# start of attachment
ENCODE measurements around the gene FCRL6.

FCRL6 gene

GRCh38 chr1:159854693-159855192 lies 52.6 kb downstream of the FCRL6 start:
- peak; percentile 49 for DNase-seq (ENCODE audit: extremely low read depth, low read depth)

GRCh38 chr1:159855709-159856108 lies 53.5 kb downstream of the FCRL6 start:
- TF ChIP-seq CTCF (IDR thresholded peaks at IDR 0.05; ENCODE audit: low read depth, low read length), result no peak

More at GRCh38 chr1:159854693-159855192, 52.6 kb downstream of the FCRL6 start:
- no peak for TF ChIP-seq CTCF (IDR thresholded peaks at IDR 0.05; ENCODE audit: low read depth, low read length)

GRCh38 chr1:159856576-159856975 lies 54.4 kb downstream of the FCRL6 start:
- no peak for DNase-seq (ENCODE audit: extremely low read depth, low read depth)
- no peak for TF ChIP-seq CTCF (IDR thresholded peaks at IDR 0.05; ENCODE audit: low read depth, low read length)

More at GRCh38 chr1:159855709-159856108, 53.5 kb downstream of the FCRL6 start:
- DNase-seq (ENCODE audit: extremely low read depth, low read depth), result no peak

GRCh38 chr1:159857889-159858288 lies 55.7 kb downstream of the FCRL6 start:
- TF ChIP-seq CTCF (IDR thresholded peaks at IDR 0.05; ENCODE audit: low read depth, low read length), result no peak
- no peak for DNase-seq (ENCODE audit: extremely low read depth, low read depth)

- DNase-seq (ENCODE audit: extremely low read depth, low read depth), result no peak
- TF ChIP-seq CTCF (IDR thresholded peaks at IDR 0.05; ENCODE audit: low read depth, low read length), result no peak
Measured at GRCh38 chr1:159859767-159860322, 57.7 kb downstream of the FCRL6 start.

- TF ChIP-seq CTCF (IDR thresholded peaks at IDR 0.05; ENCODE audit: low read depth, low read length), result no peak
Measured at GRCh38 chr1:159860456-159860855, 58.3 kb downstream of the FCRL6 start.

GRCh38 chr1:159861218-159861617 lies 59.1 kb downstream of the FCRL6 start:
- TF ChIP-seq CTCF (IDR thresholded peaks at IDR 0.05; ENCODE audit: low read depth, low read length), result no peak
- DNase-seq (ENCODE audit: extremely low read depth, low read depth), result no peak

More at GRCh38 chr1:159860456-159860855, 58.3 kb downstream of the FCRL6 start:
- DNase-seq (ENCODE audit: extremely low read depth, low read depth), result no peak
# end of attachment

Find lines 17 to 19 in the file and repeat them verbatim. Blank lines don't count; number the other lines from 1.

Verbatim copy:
- DNase-seq (ENCODE audit: extremely low read depth, low read depth), result no peak
- TF ChIP-seq CTCF (IDR thresholded peaks at IDR 0.05; ENCODE audit: low read depth, low read length), result no peak
Measured at GRCh38 chr1:159859767-159860322, 57.7 kb downstream of the FCRL6 start.